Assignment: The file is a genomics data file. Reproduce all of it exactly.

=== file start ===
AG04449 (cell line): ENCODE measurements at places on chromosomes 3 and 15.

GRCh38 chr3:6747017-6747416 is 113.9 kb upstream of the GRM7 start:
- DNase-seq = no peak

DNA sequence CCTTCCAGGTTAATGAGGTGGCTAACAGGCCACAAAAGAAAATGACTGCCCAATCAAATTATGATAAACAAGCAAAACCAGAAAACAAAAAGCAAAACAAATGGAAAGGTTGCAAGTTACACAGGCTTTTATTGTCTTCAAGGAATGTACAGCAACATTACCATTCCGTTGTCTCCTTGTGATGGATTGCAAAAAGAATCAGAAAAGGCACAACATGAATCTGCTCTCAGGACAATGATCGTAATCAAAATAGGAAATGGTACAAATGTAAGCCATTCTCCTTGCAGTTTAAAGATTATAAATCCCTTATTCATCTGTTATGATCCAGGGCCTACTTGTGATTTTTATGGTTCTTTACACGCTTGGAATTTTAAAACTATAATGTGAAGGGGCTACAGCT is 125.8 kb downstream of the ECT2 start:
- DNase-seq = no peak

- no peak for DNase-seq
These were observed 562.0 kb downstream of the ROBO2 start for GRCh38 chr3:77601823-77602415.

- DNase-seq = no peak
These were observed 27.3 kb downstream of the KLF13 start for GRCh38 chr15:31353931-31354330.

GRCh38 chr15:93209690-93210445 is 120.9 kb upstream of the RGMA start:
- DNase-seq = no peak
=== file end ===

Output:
AG04449 (cell line): ENCODE measurements at places on chromosomes 3 and 15.

GRCh38 chr3:6747017-6747416 is 113.9 kb upstream of the GRM7 start:
- DNase-seq = no peak

DNA sequence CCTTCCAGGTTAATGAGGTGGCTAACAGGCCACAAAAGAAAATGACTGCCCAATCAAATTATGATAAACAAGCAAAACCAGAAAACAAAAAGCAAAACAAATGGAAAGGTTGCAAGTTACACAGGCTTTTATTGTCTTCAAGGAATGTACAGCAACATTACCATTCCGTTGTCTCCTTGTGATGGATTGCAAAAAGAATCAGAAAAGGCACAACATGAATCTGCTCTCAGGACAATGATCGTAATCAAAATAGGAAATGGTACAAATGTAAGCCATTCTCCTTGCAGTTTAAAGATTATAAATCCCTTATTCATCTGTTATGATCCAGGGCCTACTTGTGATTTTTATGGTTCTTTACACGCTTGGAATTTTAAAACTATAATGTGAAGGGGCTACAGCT is 125.8 kb downstream of the ECT2 start:
- DNase-seq = no peak

- no peak for DNase-seq
These were observed 562.0 kb downstream of the ROBO2 start for GRCh38 chr3:77601823-77602415.

- DNase-seq = no peak
These were observed 27.3 kb downstream of the KLF13 start for GRCh38 chr15:31353931-31354330.

GRCh38 chr15:93209690-93210445 is 120.9 kb upstream of the RGMA start:
- DNase-seq = no peak